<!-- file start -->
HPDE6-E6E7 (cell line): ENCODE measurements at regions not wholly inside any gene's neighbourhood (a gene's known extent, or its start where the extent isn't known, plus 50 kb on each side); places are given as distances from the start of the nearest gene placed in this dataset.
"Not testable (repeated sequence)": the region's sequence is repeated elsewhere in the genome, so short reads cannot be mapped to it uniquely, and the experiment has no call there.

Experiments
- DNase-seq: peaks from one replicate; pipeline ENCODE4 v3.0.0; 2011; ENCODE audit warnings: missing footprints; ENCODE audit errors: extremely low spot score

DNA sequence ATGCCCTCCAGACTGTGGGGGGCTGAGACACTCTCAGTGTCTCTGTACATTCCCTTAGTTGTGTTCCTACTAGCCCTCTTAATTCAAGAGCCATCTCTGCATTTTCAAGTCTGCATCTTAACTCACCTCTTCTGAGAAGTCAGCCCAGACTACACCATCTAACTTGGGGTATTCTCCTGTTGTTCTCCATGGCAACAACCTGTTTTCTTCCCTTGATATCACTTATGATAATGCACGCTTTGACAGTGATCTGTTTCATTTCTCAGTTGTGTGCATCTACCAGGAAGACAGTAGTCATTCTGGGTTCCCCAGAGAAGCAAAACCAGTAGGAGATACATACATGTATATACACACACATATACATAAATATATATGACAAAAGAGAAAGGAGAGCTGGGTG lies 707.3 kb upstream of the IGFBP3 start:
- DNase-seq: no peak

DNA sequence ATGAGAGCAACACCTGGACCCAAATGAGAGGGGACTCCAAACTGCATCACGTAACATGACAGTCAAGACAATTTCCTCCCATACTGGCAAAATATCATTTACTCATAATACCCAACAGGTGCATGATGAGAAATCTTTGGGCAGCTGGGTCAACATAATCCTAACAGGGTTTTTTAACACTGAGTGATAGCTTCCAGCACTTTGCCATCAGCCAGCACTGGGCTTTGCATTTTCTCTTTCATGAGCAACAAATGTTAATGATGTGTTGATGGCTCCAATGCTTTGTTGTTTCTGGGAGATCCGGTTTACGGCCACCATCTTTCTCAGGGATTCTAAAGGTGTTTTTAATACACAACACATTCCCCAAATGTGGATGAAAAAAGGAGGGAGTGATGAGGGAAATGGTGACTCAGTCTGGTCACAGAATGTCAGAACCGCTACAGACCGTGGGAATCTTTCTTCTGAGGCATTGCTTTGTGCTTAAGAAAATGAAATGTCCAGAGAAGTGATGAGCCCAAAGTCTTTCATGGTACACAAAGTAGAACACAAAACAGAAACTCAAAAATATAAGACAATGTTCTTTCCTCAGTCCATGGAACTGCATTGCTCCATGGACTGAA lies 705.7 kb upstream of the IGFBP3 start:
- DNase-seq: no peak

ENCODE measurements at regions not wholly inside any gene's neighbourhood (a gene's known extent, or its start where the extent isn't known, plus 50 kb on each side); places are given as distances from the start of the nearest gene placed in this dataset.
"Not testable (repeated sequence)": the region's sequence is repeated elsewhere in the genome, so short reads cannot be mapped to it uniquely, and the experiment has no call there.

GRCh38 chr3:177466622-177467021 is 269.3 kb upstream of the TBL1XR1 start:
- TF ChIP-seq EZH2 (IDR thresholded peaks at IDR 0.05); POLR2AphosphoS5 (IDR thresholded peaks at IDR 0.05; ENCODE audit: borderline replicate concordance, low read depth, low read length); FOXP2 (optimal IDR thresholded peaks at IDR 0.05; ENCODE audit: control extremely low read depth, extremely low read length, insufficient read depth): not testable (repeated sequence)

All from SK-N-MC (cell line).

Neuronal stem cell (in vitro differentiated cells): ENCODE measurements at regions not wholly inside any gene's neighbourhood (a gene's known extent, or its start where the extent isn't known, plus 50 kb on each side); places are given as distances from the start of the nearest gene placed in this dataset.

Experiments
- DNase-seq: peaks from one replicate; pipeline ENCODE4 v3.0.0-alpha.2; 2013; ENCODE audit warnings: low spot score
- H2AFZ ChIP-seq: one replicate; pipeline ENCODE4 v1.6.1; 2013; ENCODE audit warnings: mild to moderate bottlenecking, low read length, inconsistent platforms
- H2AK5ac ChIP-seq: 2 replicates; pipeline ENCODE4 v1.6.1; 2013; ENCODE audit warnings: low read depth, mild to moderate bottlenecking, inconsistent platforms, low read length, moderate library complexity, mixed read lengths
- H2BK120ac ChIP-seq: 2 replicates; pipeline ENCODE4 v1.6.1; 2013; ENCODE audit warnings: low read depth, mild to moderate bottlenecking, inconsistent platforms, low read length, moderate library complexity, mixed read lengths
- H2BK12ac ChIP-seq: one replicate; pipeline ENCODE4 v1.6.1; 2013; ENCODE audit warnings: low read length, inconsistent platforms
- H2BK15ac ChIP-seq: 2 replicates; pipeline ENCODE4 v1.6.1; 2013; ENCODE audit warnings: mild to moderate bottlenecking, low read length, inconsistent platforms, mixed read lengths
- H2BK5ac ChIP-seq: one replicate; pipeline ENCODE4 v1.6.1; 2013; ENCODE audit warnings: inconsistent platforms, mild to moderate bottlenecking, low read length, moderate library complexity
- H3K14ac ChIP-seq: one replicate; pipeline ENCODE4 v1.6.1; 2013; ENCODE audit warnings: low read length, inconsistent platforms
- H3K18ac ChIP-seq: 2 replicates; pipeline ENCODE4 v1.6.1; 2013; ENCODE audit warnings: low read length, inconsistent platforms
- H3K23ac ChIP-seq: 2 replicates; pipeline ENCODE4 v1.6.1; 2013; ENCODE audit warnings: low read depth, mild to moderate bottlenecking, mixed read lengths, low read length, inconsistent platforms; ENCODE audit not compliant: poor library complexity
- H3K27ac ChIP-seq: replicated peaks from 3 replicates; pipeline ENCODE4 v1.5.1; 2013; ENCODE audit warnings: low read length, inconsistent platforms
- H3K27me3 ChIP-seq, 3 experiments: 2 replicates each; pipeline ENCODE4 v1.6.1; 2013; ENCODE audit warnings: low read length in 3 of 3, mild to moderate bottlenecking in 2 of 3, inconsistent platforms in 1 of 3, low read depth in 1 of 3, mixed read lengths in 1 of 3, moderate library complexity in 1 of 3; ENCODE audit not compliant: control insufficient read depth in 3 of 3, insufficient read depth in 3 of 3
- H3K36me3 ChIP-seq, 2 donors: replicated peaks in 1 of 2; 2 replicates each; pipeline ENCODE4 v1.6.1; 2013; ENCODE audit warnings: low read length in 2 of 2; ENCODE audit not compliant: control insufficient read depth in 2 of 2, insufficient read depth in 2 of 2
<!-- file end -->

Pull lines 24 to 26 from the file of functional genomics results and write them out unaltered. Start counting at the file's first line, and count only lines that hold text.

- H3K18ac ChIP-seq: 2 replicates; pipeline ENCODE4 v1.6.1; 2013; ENCODE audit warnings: low read length, inconsistent platforms
- H3K23ac ChIP-seq: 2 replicates; pipeline ENCODE4 v1.6.1; 2013; ENCODE audit warnings: low read depth, mild to moderate bottlenecking, mixed read lengths, low read length, inconsistent platforms; ENCODE audit not compliant: poor library complexity
- H3K27ac ChIP-seq: replicated peaks from 3 replicates; pipeline ENCODE4 v1.5.1; 2013; ENCODE audit warnings: low read length, inconsistent platforms